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UPDATE: One of the jurors in the Jerry Sandusky trial said on Saturday that Sandusky's lack of emotion in reaction to the verdict was "confirmation" that the jurors made the right call.
On Friday night, a Pennsylvania jury convicted Sandusky of 45 of 48 counts of child molestation. He faces a minimum sentence of 60 years in prison, all but guaranteeing that the former Penn State assistant football coach will spend the rest of his life in prison.
Juror Joshua Harper spoke to NBC's "Today" show Saturday, where he noted that Sandusky showed "no real emotion," to the verdict, "just kind of accepting because he knew it was true."
Harper said that the jurors "were on the same page" when they began their 20-odd hours of deliberations, despite initial disagreement over some of the charges. He said that the jury worked well together, systematically examining inconsistencies and misgivings over some parts of the case.
Ultimately, the jurors were convinced by the overlapping details in the stories told by Sandusky's 10 accusers, he said.
Sandusky was found not guilty on three counts related to three different victims. The jury convicted Sandusky on charges related to all 10 victims. The Associated Press has a full breakdown of the verdict by victim and charge.
On Saturday, Sandusky's legal team announced their intention to appeal the decision, CNN reports. According to attorney Karl Rominger, Sandusky has been placed on suicide watch after his arrest following the verdict. Sandusky is awaiting sentencing in protective custody, he said.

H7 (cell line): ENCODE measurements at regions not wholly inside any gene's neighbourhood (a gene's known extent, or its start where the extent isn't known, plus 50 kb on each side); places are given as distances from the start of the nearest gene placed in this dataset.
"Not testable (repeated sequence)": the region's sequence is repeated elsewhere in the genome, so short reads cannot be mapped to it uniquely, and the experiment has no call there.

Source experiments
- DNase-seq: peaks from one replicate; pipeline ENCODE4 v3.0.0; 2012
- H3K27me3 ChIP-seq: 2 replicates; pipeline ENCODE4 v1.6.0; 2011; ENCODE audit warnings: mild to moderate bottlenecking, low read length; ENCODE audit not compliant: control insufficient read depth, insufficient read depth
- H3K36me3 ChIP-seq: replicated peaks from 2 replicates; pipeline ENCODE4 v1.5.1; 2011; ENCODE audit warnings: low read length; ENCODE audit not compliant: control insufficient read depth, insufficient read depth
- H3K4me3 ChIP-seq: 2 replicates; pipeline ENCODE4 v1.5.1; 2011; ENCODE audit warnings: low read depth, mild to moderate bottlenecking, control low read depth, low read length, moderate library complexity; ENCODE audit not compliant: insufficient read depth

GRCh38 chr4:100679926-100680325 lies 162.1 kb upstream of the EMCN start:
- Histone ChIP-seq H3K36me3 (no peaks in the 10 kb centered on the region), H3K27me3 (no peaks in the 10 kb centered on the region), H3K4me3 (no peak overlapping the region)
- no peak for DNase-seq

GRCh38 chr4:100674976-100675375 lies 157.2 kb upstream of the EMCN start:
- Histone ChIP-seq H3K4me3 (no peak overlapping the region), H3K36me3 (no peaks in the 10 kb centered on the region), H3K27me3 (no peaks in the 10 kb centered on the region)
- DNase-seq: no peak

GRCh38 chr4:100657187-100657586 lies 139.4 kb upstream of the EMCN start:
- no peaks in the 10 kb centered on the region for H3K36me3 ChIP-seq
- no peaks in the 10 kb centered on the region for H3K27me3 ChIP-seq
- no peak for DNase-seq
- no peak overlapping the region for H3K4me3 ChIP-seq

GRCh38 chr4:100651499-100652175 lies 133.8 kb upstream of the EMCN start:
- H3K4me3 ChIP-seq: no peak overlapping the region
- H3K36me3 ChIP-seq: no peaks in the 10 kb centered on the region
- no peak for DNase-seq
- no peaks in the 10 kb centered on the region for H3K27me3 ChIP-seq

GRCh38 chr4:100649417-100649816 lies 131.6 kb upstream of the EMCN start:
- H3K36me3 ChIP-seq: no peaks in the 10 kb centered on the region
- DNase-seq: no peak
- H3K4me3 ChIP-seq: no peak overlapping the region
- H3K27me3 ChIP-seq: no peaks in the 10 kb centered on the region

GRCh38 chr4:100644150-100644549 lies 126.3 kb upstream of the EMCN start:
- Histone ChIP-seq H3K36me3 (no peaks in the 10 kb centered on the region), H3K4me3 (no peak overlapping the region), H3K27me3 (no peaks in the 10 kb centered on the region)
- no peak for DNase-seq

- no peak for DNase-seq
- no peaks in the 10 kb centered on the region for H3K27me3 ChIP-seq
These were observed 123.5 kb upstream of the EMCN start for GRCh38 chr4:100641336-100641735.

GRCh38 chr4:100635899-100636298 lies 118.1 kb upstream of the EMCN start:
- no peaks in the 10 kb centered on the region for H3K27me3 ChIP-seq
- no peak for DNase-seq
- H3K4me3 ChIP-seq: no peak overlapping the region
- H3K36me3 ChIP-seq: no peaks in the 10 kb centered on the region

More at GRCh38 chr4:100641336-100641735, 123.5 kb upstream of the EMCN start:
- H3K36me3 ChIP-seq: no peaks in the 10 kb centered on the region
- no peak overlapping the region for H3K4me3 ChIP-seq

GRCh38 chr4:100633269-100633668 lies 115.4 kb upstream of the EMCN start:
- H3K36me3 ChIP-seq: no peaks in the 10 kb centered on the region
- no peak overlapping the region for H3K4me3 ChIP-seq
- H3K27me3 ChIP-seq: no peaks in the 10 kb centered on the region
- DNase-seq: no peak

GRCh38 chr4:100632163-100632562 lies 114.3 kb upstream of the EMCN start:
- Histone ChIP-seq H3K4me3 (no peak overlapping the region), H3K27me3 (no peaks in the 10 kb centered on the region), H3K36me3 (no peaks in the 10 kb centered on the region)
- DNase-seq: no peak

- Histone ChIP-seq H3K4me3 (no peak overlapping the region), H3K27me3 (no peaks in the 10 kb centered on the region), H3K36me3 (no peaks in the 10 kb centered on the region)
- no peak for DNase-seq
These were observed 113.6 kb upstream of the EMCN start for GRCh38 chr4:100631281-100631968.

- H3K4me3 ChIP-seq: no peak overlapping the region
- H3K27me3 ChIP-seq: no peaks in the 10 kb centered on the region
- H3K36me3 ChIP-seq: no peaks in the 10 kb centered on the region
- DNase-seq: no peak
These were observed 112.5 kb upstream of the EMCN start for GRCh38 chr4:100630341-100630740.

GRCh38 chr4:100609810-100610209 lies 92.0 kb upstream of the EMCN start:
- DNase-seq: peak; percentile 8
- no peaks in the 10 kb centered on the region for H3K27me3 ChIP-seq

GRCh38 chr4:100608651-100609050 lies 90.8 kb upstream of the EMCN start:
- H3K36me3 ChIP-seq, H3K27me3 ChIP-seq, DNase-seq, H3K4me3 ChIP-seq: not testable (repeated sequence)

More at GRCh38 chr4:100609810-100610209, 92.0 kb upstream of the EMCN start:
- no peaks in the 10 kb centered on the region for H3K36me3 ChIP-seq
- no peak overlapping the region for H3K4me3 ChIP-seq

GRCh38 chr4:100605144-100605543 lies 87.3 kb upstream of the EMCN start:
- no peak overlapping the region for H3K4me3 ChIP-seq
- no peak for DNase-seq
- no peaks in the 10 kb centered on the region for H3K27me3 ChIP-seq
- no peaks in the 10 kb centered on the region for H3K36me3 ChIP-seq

Friday, June 22: A Pennsylvania jury convicted Jerry Sandusky on Friday of 45 of 48 counts of child molestation, a verdict that is all but certain to send the former Penn State assistant football coach to prison for the remainder of his life.
The jury returned its verdict late Friday night after 20-odd hours of deliberations over two days, bringing an end to trial that was relatively brief but extremely brutal, with a string of eight victims detailing the sexual abuse they suffered at the hands of Sandusky.
His crimes involved 10 victims and spanned a decade and a half. The 68-year-old now faces a maximum sentence of 442 years in prison, and a minimum one of 60 years, according NBC News. He is expected to be sentenced within 90 days.
He was found not guilty on three counts. Four other charges were thrown out by the judge before the case was sent to the jury.
CNN legal analyst Jeffrey Toobin summed it up like so: "He's going to die in prison, where he should die. This is an evil, evil man. Penn State will suffer for many, many years asking why he was not caught sooner. I think the evil inside this man probably we'll never understand, but maybe we can learn something about how big, powerful institutions deal with these accusations."
Sandusky was immediately taken into custody, and was escorted out of the courthouse by police in handcuffs. A crowd that gathered outside cheered as they learned of the verdict.
While Sandusky maintained his innocence until the end, his attorneys never put forth a convincing case for his acquittal, arguing only that his accusers were out for money and that police inappropriately shared details among the witnesses in an attempt to get them to confirm the accusations of others. Speaking after the verdict, defense attorney Karl Rominger said that his client will likely appeal the verdict, and suggested that his legal team was not given enough time to prepare.
Sandusky's November arrest rocked the school at which he coached for three decades, and prompted Penn State University's trustees to fire legendary head football coach Joe Paterno, who died two months later of lung cancer.